Association of decision-making in spinal surgery with specialty and emotional involvement—the Indications in Spinal Surgery (INDIANA) survey
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Although recent trials provided level I evidence for the most common degenerative lumbar spinal disorders, treatment still varies widely. Thus, the Indications in Spinal Surgery (INDIANA) survey explores whether decision-making is influenced by specialty or personal emotional involvement of the treating specialist.
Nationwide, neurosurgeons and orthopedic surgeons specialized in spine surgery were asked to answer an Internet-based questionnaire with typical clinical patient cases of lumbar disc herniation (DH), lumbar spinal stenosis (SS), and lumbar degenerative spondylolisthesis (SL). The surgeons were assigned to counsel a patient or a close relative, thus creating emotional involvement. This was achieved by randomly allocating the surgeons to a patient group (PG) and relative group (RG). We then compared neurosurgeons to orthopedic surgeons and the PG to the RG regarding treatment decision-making.
One hundred twenty-two spine surgeons completed the questionnaire (response rate 78.7%). Regarding DH and SS, more conservative treatment among orthopedic surgeons was shown (DH: odds ratio [OR] 4.1, 95% confidence interval [CI] 1.7–9.7, p = 0.001; SS: OR 3.9, CI 1.8–8.2, p < 0.001). However, emotional involvement (PG vs. RG) did not affect these results for any of the three cases (DH: p = 0.213; SS: p = 0.097; SL: p = 0.924).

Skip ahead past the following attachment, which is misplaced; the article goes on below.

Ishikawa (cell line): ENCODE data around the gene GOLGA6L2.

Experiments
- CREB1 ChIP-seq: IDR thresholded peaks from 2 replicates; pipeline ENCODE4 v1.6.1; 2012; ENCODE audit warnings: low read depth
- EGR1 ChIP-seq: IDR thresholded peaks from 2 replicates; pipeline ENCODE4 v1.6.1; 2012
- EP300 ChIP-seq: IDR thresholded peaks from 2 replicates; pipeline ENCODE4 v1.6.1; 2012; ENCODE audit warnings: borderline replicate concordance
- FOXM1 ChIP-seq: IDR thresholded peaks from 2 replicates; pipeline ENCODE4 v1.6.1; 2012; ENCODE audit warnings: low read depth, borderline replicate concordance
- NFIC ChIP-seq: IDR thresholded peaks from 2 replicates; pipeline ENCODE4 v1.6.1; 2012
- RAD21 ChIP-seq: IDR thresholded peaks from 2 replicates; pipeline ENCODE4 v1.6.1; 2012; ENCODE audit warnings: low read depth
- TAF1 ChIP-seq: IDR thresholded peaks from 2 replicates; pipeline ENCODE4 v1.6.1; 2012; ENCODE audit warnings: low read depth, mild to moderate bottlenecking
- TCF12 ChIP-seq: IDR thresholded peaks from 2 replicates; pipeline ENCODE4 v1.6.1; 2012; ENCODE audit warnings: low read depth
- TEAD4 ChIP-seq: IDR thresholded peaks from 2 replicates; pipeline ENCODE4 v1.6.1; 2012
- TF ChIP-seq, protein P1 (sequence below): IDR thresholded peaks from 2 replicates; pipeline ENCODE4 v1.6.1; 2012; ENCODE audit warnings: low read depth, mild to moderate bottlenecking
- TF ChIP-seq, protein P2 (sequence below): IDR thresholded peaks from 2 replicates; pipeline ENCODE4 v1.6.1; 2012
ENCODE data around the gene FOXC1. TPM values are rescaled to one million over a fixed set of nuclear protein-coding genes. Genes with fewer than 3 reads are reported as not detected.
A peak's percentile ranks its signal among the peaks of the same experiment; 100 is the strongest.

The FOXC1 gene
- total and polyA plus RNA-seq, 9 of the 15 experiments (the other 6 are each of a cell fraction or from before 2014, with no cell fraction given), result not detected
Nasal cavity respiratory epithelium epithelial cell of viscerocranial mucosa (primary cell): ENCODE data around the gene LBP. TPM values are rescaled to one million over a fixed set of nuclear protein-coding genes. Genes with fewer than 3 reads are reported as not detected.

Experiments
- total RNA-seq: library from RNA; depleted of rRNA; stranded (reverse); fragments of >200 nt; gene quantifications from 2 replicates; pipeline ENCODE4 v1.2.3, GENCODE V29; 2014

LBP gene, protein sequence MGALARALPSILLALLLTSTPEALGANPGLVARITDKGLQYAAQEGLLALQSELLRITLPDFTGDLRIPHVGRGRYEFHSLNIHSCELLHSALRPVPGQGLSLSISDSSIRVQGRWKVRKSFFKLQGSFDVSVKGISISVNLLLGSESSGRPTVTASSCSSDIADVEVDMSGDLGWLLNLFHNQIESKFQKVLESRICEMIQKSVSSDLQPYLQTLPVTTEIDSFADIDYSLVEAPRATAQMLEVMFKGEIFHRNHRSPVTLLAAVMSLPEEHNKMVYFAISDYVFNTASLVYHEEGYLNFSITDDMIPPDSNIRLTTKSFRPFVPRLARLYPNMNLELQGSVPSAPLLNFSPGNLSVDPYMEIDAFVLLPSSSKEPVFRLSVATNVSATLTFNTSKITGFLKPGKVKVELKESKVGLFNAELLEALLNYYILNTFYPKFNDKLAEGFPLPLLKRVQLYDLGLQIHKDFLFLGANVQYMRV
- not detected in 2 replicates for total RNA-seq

The high response rate indicates how important the issues raised by this study actually are for dedicated spine surgeons. Moreover, there are considerable variations in decision-making for the most common degenerative lumbar spinal disorders, although there is high-quality data from large multicenter trials available. Emotional involvement, though, did not influence treatment recommendations.
KeywordsDecision-making Degenerative spinal disorders Emotional involvement Lumbar disk herniation Lumbar degenerative spondylolisthesis Lumbar spinal stenosis
American Medical Association
body mass index
british medical research council
lumbar disk herniation
Indications in Spinal Surgery
magnetic resonance imaging
randomized controlled trial
lumbar degenerative spondylolisthesis
Spine Patient Outcomes Research Trial
lumbar spinal stenosis
visual analogue scale
NS gratefully acknowledges the support of the Graduate School’s Faculty Graduate Center of Medicine of our university.
The study was financed by institutional grants from the Department of Neurosurgery.
Compliance with ethical standards
Conflict of interest
SK is consultant for Brainlab AG (Munich, Germany) and Nexstim Plc (Helsinki, Finland). The authors declare that they have no conflict of interest regarding the methods used or results presented in this survey.
All procedures performed in studies involving human participants were in accordance with the ethical standards of the institutional and/or national research committee and with the 1964 Helsinki Declaration and its later amendments or comparable ethical standards.
Informed consent was obtained from all participants who took part in this survey.
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